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"Let us strive to make each moment beautiful."
Saint Francis DeSales

Beginning Latin Grammar, Lesson 8 Direct Object

Latin Grammar for iPad and iPhone
"I would make them all learn English;
and then I would let the clever ones learn Latin as an honour, and Greek as a treat." --Sir Winston Churchill

If you need to review English grammar before introducing Latin Grammar, go to Simple Grammar.

Lesson 1: Latin Nouns
Lesson 5: Present Tense
Lesson 6: The Infinitive

In Latin nouns used as direct objects have Accusative case endings. The Accusative case endings of the First Declension are:  -am in the singular and -as in the plural. With the Latin nouns which you have learned so far, you may form the Accusative Singular and Plural by adding the Accusative case endings to the noun after the Nominative Plural case ending (ae) has been removed. Example: agricol-ae becomes agricolam, poet-ae becomes poetas.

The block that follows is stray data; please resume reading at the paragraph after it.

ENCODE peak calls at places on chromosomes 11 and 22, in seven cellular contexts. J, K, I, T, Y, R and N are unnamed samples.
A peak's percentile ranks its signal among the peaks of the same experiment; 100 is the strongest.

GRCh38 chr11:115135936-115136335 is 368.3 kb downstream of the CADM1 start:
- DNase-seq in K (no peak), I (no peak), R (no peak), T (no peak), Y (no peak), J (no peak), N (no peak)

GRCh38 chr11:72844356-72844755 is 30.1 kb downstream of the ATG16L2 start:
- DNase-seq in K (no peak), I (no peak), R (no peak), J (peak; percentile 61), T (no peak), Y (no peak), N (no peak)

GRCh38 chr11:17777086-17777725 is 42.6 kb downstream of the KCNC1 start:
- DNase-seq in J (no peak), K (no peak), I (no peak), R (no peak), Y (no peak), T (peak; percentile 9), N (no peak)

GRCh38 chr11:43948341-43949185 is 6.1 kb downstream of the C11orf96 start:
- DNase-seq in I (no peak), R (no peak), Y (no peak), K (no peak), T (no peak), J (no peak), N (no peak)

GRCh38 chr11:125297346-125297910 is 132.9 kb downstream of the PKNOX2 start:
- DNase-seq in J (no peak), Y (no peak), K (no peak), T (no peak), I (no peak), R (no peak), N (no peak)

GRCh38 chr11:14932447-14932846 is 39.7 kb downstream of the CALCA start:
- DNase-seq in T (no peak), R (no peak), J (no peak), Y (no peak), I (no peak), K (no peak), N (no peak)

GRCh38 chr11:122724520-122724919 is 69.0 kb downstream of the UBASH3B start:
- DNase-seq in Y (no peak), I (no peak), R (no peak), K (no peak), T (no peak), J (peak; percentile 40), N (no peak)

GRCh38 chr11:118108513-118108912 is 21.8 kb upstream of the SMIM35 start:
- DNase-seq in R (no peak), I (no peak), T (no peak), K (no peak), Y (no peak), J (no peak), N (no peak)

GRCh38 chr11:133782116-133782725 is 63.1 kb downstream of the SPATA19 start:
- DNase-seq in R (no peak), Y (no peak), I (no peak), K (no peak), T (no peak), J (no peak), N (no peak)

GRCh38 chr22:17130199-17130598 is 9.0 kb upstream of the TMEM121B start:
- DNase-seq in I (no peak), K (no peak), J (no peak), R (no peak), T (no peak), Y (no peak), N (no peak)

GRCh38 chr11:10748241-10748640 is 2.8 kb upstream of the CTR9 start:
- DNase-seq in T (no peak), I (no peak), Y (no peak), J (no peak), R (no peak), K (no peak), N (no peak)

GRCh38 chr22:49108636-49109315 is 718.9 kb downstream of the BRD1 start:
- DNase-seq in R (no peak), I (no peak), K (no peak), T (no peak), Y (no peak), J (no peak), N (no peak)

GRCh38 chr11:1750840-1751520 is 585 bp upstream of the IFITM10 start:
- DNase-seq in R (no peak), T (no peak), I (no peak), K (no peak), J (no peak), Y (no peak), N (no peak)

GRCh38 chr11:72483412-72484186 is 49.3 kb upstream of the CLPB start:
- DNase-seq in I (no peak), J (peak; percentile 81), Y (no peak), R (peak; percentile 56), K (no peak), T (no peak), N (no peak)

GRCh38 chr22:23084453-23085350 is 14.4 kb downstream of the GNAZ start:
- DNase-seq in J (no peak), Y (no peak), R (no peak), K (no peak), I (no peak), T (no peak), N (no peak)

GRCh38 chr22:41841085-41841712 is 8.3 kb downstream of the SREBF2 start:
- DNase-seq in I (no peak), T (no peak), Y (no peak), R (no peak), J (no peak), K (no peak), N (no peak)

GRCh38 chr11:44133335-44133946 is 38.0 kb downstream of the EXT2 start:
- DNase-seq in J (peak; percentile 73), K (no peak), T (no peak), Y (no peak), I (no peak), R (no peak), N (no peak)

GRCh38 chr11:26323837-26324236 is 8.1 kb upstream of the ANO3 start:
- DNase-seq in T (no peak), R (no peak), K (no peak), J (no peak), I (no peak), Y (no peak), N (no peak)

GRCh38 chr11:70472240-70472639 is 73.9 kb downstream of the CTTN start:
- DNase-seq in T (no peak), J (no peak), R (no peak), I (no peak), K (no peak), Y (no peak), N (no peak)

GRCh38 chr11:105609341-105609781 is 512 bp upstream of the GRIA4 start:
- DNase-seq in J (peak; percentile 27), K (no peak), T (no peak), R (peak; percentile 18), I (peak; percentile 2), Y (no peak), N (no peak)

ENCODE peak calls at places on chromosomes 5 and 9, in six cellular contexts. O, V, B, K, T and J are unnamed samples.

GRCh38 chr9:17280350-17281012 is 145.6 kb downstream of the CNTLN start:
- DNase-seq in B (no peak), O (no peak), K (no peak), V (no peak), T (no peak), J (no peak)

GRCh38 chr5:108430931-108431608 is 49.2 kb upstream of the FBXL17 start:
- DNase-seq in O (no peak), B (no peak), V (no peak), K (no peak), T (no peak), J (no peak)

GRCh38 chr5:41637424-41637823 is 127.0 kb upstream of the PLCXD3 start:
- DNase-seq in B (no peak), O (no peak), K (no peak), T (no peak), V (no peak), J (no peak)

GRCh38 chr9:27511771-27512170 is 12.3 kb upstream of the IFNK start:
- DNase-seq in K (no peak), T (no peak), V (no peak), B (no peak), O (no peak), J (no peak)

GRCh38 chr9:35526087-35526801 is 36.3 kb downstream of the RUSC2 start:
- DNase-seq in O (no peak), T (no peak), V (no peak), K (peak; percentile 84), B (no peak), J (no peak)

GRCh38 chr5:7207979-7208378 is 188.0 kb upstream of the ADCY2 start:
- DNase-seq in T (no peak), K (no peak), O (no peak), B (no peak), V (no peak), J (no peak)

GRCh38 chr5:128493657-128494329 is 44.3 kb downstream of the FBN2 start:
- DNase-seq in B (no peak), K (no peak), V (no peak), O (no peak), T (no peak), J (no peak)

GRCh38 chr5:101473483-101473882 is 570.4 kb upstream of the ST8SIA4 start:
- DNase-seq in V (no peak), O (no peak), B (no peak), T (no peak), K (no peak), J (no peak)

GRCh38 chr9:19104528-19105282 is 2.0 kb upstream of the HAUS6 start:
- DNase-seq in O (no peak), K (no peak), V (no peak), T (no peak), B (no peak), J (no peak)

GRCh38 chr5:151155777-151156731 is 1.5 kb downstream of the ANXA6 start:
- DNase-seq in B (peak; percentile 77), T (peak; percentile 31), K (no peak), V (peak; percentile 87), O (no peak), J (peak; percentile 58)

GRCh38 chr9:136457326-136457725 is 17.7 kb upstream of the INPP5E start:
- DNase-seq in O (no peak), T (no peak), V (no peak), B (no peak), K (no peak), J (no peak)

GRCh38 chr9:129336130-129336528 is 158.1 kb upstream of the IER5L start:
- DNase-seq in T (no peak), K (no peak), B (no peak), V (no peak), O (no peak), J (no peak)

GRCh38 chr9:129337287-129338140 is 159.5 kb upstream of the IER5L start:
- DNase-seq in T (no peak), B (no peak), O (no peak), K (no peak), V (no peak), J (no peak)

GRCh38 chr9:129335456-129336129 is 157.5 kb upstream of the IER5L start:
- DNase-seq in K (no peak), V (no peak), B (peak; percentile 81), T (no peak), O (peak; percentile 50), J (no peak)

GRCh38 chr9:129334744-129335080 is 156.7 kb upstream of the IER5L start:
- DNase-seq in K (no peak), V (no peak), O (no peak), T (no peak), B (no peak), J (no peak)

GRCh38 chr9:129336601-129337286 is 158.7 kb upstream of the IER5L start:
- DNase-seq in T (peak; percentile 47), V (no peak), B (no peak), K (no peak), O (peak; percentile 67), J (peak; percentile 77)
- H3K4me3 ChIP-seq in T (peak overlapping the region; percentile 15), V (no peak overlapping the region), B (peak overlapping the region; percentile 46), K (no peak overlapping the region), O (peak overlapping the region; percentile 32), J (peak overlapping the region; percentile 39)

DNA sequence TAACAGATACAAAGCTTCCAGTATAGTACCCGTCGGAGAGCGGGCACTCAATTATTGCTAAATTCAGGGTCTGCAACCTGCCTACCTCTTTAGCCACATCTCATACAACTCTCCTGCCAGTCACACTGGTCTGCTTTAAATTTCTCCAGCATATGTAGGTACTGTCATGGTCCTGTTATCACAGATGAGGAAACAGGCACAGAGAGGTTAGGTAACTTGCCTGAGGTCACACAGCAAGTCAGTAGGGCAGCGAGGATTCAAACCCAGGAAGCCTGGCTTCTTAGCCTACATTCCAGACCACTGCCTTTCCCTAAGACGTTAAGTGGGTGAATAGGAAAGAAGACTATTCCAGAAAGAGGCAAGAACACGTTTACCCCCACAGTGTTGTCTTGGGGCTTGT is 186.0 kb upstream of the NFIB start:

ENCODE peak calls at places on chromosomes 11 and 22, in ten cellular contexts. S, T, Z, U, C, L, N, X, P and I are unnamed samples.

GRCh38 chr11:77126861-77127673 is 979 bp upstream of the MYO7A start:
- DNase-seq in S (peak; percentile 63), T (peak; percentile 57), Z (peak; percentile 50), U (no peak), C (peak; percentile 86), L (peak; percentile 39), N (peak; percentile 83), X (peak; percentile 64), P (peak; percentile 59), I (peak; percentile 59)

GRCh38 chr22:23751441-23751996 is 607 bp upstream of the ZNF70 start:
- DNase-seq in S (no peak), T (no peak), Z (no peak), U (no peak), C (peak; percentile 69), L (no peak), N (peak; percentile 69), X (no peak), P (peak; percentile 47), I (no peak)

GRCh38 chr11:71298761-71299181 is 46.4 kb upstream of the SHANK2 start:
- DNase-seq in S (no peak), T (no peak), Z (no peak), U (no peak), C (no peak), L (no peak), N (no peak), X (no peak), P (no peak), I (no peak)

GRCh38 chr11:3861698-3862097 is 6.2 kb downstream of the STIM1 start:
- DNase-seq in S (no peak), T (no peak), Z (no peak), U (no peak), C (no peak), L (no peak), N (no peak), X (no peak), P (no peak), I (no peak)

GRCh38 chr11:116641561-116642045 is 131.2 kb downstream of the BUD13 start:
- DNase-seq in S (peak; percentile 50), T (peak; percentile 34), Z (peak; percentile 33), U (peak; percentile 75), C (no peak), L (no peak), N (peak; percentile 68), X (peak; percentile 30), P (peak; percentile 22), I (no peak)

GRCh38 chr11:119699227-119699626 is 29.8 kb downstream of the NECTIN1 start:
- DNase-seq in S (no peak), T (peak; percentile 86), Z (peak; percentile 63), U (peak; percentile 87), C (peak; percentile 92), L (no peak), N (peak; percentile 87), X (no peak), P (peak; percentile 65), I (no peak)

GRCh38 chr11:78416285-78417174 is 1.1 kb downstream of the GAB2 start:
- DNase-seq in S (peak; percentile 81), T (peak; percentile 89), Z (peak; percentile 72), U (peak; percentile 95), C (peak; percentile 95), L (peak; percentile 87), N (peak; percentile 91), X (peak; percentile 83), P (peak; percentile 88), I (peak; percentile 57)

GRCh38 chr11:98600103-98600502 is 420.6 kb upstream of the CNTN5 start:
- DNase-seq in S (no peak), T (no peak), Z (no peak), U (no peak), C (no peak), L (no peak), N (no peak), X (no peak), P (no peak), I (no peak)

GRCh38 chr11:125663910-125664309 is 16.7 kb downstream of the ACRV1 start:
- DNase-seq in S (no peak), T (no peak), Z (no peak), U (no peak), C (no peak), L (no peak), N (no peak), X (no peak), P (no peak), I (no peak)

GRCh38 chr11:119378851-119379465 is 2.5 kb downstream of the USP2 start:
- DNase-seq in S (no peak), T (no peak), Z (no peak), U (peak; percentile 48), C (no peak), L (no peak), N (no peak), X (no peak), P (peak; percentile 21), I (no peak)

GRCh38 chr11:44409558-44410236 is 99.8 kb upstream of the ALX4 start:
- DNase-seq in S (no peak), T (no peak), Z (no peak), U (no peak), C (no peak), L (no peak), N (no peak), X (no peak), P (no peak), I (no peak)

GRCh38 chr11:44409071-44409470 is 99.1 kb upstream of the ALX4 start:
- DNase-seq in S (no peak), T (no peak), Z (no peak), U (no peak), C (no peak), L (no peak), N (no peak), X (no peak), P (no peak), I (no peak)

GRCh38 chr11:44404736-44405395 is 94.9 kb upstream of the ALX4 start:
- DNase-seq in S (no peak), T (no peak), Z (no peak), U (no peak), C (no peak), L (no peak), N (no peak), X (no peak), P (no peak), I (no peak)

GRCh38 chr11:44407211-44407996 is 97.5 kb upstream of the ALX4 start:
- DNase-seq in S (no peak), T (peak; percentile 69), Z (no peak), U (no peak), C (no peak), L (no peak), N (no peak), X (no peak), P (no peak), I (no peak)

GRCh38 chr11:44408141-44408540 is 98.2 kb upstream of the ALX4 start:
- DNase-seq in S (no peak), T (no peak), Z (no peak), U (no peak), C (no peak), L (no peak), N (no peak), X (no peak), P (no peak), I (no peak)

Translate into English;
Regina fabulam narrat.
Cornelia pecuniam exspectat.
Poetam laudamus.
Praedam probant.
Femina et filia natant.

Translate into Latin;
The lady is carrying the money.
We love the queen.
The water pleases Cornelia.
I do praise the sailors.
The stories delight the goddess.
He is calling the girls.

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